Once the lab testing was finished, we tested each of the lunch boxes in the real world, with real kids. We packed a variety of foods into each lunch box, packed them into insulated lunch carriers with an ice pack, and sent them to school. We noted durability, wear and tear, and surveyed the kids about how they liked using each box.

What to Consider Before Purchasing a Kids Lunch Box

It’s not the same as refrigeration, even with ice packs

While parents may not think about the food safety aspect when purchasing a lunch box, it’s vital for lunch containers to have enough insulation to be able to maintain cold temperatures for a few hours, especially when lunch involves some sort of meat, dairy, or other food item that spoils quickly.

Insulated lunch boxes can only do so much to keep food at whatever temperature they started at. An ice pack is needed to keep the ambient temperature from rising too quickly. An insulated bag does not act like refrigeration, nor does it bring the air temperature inside to the food-safe level, even with an ice pack.

The age of your child(ren)

Reusable lunch boxes, especially if they’re metal, can be really heavy for little kids to carry. Preschoolers have smaller appetites and don’t need to be weighed down by a giant, unwieldy lunch box, but older children may need one of the larger options that can hold more food.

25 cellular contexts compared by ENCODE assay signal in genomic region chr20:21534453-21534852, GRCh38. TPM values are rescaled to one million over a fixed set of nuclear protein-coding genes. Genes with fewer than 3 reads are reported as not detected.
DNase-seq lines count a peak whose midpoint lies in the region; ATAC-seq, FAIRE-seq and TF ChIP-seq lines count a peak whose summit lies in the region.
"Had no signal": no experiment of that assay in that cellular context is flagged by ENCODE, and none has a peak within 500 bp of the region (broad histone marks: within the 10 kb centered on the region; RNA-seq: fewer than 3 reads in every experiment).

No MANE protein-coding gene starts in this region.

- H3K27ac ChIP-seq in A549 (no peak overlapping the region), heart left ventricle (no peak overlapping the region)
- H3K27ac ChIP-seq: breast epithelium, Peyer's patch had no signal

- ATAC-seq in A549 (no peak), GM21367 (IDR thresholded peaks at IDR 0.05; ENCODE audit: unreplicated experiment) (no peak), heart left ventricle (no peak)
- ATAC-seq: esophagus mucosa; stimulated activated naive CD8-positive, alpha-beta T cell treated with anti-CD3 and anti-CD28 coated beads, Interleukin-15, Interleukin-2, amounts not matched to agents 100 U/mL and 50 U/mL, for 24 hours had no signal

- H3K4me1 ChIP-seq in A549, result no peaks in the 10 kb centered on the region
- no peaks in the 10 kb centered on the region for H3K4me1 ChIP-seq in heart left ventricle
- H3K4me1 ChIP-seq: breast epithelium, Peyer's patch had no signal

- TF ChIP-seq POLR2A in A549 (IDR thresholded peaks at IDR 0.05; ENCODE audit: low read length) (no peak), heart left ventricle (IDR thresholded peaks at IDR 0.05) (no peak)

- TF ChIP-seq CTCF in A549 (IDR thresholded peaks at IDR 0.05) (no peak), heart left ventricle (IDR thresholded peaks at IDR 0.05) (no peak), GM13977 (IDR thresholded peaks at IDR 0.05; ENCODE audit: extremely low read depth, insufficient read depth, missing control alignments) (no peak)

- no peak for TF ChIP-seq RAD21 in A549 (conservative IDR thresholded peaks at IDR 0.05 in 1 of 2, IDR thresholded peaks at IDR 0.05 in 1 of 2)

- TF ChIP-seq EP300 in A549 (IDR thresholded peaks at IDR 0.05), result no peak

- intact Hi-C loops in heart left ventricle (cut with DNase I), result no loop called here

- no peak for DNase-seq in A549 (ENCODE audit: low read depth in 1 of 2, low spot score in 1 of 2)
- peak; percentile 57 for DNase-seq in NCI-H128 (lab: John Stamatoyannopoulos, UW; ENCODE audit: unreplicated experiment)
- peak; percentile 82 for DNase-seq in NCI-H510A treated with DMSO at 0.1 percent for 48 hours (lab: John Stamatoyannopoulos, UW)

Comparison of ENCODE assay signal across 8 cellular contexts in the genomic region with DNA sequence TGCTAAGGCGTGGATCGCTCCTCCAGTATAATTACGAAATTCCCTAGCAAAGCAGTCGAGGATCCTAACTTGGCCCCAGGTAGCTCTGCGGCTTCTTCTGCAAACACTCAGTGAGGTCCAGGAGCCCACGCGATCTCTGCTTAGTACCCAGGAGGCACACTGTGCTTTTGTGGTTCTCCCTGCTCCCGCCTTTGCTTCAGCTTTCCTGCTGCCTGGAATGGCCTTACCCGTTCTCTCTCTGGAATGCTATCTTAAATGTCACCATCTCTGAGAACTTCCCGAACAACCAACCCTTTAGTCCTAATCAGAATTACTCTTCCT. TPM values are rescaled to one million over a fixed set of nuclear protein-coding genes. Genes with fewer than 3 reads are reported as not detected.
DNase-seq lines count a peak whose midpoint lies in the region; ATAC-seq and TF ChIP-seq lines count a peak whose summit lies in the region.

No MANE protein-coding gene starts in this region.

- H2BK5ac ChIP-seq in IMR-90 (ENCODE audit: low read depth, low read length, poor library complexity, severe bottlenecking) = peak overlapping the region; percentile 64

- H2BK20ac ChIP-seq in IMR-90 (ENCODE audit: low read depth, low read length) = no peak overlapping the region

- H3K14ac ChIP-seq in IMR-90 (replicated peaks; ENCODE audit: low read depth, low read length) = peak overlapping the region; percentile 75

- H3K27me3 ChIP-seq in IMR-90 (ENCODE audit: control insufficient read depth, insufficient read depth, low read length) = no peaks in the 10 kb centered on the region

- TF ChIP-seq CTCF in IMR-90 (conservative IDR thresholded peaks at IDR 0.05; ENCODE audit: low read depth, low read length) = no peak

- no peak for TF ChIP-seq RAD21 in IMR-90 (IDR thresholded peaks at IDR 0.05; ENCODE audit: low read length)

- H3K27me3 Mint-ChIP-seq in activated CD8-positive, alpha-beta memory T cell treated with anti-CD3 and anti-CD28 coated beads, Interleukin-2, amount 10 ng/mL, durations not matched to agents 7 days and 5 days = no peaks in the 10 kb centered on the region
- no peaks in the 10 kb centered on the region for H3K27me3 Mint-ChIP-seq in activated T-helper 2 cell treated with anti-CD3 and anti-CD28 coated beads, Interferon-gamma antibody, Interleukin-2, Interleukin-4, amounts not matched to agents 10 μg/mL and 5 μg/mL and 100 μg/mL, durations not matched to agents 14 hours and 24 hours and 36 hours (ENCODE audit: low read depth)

Insulated bags let heat escape quickly

An insulated soft bag does not protect the lunch’s heat. If you want your child to be able to enjoy warm foods for lunch, you’ll need to invest in an insulated lunch container that’s better equipped to keep foods hot.

If it fits in a backpack

Kids who commute by bus, or on subway trains or city buses need to be able to have their hands free to scan Metro cards and hold on to rails. Choosing a lunch box or lunch bag that fits inside their backpack will help keep their hands free—and reduce the risk that they’ll leave their lunch sitting on a bus seat or subway turnstile.


Real talk: kids are prone to losing things. If you have a child who consistently misplaces their lunch box and you find yourself buying replacements on a bi-monthly basis, it probably doesn’t make sense for you to spend a lot of money on a lunch box. Opt for a more affordable choice that you’re comfortable (possibly) having to replace a few times.